The Water Research Commission (WRC) says an information sharing and progress meeting among water sector practitioners, universities and laboratories on July 8 on the use of wastewater surveillance to track the spread of Covid-19 means a nationwide programme is imminent.
Initiatives being undertaken by scientists from partner institutions have successfully extracted and detected coronavirus ribonucleic acid (RNA) from wastewater samples collected from various locations around the country. Such a programme is valuable in complementing national government’s clinical initiative on Covid-19 testing, the WRC notes.
"A nationwide initiative for the surveillance of Covid-19 spread in South African communities using a water and sanitation-focused approach as a means of supporting the current Covid-19 surveillance initiative can provide a near real-time tracking of the spread of Covid-19 in communities and also serve as an early warning for the resurgence of the virus and other waterborne disease outbreaks," it says.
"Wastewater-based epidemiology involves monitoring wastewater for the presence of the non-infectious remnants of the virus that are shed by infected people. Through the use of simulation models, the concentration of the coronavirus RNA in the wastewater, together with other parameters, can be used to estimate the Covid-19 infection loads in communities."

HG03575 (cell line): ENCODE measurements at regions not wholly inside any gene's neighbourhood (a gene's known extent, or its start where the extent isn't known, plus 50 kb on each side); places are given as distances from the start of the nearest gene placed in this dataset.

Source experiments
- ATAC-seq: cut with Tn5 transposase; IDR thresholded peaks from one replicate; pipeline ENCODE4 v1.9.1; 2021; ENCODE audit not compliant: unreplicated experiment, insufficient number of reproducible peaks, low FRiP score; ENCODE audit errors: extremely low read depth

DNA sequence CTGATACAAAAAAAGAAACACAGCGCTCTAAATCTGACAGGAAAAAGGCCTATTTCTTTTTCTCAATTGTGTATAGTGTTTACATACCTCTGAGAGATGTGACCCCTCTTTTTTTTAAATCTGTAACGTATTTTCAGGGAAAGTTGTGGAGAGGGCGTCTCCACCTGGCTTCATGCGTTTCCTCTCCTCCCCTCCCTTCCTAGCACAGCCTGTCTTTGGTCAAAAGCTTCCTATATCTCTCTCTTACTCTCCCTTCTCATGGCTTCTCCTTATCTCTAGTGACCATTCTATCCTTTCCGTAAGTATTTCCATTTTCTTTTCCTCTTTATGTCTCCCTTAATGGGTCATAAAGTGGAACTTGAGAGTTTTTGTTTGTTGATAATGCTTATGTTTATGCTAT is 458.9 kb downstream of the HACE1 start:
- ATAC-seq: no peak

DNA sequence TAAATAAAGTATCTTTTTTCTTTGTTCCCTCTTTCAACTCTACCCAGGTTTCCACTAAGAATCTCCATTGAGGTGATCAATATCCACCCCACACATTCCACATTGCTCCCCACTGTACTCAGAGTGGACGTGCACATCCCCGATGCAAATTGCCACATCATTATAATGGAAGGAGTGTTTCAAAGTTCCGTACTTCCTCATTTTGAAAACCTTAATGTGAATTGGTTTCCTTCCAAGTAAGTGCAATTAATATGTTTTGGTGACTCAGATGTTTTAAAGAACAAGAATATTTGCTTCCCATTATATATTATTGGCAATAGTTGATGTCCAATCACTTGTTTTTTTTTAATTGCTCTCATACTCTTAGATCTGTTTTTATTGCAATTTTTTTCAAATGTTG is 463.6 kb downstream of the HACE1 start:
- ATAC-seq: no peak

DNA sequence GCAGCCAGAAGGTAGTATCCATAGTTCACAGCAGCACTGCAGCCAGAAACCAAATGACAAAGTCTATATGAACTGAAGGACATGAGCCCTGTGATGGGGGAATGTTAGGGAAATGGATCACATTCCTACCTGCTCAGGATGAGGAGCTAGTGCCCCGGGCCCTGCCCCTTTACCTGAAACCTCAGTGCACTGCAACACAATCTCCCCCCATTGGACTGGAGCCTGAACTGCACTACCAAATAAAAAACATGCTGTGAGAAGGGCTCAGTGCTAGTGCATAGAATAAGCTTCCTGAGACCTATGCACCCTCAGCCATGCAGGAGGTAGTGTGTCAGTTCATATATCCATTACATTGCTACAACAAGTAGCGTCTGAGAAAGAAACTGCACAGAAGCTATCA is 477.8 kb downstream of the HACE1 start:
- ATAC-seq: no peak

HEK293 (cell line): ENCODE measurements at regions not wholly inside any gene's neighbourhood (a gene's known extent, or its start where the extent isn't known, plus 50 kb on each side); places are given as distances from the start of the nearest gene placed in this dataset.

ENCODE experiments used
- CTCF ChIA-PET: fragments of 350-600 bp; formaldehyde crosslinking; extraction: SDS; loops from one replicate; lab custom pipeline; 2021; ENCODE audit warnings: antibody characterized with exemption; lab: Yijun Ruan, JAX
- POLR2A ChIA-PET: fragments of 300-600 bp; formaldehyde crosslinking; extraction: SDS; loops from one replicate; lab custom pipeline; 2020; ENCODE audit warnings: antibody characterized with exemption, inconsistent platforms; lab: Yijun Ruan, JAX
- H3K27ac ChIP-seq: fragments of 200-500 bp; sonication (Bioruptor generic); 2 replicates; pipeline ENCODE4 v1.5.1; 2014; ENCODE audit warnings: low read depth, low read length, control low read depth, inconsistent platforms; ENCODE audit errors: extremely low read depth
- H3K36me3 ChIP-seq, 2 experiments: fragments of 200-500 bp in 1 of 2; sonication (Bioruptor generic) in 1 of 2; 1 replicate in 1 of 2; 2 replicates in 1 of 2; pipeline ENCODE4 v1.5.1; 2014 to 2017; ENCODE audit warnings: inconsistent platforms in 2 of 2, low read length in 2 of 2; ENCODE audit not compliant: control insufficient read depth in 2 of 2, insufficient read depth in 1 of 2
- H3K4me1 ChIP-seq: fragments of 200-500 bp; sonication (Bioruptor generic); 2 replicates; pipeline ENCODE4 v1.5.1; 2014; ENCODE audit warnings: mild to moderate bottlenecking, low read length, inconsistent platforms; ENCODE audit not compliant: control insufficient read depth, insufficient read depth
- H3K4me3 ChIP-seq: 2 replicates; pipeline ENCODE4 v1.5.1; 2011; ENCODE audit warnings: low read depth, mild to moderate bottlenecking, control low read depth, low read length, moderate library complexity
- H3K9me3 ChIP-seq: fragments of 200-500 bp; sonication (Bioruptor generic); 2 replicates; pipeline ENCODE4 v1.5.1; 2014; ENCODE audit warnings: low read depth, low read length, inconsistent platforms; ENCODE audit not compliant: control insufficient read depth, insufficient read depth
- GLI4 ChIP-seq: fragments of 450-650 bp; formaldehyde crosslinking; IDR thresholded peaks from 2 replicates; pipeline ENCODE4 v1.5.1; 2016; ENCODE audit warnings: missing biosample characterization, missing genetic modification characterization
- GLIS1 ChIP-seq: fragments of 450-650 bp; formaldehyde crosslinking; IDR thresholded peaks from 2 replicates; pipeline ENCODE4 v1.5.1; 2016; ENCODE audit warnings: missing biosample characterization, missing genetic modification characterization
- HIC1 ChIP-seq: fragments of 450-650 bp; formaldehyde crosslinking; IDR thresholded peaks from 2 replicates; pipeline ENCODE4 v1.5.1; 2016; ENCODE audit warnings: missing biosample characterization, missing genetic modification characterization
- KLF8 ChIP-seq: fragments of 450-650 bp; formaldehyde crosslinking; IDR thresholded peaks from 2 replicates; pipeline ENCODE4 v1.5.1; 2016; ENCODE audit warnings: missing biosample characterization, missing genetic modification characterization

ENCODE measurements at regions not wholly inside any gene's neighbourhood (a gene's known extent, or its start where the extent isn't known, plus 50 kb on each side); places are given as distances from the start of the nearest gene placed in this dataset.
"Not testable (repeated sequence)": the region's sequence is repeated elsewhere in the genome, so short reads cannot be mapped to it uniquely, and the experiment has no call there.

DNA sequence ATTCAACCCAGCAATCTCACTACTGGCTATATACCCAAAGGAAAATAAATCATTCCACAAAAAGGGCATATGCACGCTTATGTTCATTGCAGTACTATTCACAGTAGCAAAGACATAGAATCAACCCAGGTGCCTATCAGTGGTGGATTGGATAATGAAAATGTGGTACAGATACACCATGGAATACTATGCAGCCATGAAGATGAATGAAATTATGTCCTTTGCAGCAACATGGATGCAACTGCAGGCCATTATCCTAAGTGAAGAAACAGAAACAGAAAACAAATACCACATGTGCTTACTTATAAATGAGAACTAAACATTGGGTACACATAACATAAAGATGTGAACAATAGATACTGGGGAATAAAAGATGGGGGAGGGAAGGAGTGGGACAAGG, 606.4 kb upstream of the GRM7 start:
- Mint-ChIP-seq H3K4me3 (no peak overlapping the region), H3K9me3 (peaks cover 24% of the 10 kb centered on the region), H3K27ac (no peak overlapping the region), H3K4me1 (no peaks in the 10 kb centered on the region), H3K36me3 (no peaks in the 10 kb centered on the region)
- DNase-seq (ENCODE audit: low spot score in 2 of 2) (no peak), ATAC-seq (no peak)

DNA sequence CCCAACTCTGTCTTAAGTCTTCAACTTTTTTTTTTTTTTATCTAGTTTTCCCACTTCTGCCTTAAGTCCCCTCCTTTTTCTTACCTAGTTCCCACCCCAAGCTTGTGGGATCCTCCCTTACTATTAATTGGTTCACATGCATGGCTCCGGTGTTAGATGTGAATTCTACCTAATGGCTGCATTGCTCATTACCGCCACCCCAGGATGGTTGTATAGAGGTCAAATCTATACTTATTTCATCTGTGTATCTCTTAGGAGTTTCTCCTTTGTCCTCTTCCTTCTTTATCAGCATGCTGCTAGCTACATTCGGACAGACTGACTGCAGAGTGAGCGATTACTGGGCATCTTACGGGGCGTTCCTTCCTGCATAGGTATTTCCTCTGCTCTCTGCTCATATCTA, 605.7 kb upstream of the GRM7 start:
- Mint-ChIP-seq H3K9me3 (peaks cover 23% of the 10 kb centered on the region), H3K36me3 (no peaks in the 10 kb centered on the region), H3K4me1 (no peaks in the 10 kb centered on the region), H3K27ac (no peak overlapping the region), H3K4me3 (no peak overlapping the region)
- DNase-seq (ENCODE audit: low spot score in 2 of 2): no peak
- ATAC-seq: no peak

South Africa’s programme for wastewater surveillance for Covid-19 is among many other similar programmes that have been implemented across the world. This is not the first time that wastewater has been monitored as means of assessing community health in South Africa.
The current Covid-19 wastewater surveillance efforts by the various research groups in different provinces in South Africa show that there is capacity to upscale the initiative to a national scale monitoring programme. However, there is a need to coordinate and harmonise these activities to maximise the potential of the interventions in providing the much-needed support for decision-making in curbing the spread of the virus, the WRC notes.
"In a short space of time, South African surveillance initiatives and progress have put the country into the global space, and also shifted our objectives several notches towards a national surveillance programme," says WRC CEO Dhesigen Naidoo.
These encouraging developments and progress are moving the sector towards the reality of a surveillance programme and also opening pathways for surveillance of other diseases and pathogens of concern.
However, WRC water use and waste management executive manager Jay Bhagwan stresses the need for greater collaboration on methodologies for testing and sampling, as well as standardising and the sharing of data.